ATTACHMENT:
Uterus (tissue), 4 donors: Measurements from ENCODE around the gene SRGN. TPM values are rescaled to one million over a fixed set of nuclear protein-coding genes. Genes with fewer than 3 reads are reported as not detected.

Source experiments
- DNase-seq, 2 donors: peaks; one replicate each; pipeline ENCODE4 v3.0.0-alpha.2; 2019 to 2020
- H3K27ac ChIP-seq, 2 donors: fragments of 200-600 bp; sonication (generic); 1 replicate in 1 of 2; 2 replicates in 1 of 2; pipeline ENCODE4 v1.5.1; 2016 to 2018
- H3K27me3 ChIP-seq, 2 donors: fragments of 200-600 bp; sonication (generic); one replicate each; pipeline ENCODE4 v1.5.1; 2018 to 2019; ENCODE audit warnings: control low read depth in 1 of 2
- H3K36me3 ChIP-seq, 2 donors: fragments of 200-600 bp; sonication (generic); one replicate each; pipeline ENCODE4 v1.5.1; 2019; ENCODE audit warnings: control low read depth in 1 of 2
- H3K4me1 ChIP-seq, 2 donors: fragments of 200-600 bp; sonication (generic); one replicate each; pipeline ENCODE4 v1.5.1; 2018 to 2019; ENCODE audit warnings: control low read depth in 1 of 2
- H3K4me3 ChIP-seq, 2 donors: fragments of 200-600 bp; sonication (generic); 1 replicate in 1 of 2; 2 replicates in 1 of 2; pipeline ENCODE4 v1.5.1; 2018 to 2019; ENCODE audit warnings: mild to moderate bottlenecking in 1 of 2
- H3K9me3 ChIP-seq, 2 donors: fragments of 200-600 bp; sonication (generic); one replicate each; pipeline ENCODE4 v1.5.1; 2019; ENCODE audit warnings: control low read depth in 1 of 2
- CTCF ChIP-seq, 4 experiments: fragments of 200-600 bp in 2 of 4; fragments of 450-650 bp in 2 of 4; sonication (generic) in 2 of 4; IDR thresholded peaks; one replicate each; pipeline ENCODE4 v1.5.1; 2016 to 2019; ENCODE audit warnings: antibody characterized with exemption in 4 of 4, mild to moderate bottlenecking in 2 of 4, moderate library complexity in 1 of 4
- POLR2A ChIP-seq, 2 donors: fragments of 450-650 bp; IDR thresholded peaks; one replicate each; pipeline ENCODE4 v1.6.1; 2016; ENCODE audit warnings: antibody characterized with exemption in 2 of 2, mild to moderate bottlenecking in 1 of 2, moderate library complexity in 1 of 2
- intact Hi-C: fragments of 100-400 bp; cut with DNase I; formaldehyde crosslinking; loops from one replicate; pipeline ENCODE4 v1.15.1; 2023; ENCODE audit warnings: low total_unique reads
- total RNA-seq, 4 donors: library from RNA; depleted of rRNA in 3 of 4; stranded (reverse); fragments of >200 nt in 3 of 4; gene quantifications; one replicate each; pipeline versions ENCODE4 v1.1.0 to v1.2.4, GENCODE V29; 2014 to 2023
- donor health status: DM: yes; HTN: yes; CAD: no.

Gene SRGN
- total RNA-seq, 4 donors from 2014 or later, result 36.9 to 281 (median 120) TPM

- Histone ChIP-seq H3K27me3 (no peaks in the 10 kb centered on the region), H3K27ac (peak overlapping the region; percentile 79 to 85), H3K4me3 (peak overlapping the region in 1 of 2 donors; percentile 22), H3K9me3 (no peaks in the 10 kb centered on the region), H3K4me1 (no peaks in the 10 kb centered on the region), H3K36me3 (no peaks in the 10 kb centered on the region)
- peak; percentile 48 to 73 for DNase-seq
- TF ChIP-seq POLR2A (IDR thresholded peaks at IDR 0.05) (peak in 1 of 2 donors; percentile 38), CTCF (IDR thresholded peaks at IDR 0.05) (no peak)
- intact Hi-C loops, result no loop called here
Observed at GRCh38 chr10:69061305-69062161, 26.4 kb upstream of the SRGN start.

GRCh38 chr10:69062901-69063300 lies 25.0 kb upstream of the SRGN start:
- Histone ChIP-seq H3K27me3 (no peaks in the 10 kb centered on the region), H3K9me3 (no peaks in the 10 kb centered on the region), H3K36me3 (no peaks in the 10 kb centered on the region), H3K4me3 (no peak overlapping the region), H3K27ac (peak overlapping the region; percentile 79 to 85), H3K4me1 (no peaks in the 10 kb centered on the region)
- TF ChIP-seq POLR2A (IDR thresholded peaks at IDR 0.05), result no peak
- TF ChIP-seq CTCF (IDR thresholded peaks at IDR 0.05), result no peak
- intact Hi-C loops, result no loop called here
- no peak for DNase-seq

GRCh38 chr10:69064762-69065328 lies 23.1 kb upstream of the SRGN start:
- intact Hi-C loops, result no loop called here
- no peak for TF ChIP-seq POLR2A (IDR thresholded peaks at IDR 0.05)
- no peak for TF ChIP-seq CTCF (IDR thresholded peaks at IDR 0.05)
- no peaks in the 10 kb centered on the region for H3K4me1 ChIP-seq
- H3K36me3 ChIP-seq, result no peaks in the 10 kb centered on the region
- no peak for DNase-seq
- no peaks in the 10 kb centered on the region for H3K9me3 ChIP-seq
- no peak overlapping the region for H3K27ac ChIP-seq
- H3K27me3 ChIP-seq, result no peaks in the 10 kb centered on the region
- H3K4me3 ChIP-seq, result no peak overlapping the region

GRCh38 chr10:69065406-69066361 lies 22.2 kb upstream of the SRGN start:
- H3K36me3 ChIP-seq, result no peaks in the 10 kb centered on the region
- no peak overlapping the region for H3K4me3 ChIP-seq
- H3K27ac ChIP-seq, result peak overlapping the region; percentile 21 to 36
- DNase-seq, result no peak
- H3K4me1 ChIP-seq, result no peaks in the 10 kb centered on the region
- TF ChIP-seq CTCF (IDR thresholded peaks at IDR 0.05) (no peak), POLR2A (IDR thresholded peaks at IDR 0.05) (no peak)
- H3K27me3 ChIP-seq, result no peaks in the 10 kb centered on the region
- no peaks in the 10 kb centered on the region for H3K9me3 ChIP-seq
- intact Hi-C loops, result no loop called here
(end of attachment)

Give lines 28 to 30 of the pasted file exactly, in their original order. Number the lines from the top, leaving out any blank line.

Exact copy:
GRCh38 chr10:69064762-69065328 lies 23.1 kb upstream of the SRGN start:
- intact Hi-C loops, result no loop called here
- no peak for TF ChIP-seq POLR2A (IDR thresholded peaks at IDR 0.05)